Parents' Guide to

Tropico 3

By Chad Sapieha, Common Sense Media Reviewer

age 15+

Sophisticated, deep city builder lets players be tyrants.

Game Windows 2009
Tropico 3 Poster Image

A Lot or a Little?

What you will—and won't—find in this game.

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Is It Any Good?

Our review:
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Kids say (3 ):

As city builders go Tropico 3 is deep and satisfying. This isn't just a game about building farms, roads, and houses; the range of options at the player's disposal is exceptional. You can control everything from workers' salaries to the cost of rent in your citizens' apartments. And that's to say nothing of the speeches you'll write to quell citizen concerns, the fishy deals you'll strike with foreign companies to bring business to the island and earn a bit of cash foryourselves, or the rebellions you'll need deal with in order to stay in power. With 15 missions in the box plus thousands of player-created challenges to download, you may still be playing Tropico 3 come next holiday.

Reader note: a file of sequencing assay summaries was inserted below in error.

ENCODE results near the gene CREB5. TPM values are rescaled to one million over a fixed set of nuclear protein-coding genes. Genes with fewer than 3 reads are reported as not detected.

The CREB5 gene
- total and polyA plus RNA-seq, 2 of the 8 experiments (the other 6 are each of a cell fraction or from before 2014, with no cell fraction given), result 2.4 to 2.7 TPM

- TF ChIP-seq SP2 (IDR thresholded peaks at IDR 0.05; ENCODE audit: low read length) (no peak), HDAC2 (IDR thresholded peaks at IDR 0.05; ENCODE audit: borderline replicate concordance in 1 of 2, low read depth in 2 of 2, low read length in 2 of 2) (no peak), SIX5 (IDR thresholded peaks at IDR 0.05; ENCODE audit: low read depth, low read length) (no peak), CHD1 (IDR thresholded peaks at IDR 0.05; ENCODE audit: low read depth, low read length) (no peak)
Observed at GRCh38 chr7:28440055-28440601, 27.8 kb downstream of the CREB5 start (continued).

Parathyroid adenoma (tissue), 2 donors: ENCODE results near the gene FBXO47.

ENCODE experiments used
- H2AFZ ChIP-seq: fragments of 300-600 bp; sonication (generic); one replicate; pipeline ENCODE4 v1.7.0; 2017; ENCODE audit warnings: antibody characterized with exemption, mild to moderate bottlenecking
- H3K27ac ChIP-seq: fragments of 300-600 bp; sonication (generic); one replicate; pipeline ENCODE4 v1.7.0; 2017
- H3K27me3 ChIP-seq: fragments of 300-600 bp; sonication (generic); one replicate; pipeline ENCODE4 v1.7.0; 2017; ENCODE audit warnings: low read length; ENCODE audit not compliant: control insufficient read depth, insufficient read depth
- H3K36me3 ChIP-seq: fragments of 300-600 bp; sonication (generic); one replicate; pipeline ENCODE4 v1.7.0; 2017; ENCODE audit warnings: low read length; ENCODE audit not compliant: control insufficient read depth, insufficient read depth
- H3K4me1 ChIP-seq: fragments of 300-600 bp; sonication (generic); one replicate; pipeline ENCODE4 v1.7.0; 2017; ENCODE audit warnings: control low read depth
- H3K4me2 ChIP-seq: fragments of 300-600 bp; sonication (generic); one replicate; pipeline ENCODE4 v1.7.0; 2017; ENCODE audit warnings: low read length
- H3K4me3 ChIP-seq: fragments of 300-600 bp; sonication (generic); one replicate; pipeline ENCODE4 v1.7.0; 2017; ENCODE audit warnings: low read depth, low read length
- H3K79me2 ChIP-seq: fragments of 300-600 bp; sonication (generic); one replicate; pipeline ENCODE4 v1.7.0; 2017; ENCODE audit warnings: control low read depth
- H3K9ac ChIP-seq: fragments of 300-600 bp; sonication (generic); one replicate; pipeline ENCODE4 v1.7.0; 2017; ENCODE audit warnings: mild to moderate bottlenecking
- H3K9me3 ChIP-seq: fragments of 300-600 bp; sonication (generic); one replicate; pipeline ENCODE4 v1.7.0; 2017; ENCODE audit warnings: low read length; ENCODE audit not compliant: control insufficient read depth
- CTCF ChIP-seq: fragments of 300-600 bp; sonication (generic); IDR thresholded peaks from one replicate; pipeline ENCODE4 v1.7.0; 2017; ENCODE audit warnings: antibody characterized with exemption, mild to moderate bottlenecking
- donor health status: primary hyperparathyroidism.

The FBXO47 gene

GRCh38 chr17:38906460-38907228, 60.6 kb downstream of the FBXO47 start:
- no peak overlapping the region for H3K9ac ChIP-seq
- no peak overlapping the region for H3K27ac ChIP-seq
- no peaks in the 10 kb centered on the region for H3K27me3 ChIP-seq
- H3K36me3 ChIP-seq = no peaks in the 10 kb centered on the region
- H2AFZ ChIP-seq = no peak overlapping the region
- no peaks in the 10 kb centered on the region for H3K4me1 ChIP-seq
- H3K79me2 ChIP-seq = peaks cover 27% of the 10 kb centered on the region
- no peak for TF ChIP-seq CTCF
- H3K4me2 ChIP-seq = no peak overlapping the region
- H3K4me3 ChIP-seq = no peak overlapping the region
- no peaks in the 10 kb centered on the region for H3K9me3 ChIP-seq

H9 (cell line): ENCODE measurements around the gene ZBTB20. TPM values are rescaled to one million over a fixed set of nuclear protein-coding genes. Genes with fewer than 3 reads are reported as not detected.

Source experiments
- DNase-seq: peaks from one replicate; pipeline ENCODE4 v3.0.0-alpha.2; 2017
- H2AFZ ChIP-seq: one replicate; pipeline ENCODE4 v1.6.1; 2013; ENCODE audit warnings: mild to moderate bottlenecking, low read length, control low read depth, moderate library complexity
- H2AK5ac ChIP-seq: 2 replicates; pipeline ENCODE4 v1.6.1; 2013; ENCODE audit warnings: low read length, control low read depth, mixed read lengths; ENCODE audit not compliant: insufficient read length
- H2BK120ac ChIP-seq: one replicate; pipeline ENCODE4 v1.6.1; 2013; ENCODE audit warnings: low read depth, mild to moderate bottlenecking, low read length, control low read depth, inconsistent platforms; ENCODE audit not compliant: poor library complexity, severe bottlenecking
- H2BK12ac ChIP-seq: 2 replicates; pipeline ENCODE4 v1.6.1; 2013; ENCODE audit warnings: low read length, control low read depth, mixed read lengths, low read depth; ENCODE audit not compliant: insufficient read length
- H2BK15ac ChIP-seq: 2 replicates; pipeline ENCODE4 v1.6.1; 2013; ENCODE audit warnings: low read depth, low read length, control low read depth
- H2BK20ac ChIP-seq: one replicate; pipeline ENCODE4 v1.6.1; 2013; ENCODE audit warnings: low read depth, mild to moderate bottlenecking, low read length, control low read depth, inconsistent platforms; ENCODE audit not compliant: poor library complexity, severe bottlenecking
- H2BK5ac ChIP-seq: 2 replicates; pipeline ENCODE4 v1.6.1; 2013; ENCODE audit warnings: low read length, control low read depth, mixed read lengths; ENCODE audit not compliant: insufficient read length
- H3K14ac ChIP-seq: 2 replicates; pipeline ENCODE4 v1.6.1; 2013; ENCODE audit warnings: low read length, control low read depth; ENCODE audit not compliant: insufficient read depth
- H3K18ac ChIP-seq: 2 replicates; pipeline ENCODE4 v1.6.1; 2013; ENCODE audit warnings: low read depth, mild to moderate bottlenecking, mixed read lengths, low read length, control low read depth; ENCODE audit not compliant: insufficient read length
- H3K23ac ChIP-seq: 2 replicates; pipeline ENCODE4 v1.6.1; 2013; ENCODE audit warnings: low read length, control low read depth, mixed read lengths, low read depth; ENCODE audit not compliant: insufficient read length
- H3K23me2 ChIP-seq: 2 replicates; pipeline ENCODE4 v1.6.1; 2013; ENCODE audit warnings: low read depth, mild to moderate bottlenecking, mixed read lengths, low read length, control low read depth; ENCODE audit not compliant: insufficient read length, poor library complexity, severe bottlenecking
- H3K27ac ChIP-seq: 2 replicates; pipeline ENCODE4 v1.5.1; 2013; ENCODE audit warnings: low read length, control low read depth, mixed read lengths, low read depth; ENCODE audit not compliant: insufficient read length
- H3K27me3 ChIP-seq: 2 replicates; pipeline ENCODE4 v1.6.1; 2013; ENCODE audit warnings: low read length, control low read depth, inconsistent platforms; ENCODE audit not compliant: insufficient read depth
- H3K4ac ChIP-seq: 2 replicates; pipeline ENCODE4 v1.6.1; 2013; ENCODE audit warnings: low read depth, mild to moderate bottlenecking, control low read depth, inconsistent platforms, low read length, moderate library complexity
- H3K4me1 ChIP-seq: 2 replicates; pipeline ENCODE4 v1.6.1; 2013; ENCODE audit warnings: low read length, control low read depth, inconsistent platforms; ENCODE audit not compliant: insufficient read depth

However, the depth may also prove an annoyance for some. The quick tutorial covers only the bare basics of play, meaning players need to learn by trial and error once the game starts. Veteran city builders shouldn't have too much trouble, but it will be daunting for rookies. Aside from the steep learning curve and the dictatorship themes that might offend some players, Tropico 3 looks good and offers a very interesting strategy game experience.

Online interaction: Players can create and share "challenges" (maps with specific goals) with the rest of the game's community online.

Game Details

  • Platform: Windows
  • Available online?: Available online
  • Publisher: Kalypso Media USA
  • Release date: October 18, 2009
  • Genre: Strategy
  • ESRB rating: T for Alcohol Reference, Tobacco Reference, Mild Suggestive Themes, Violence
  • Last updated: August 31, 2016

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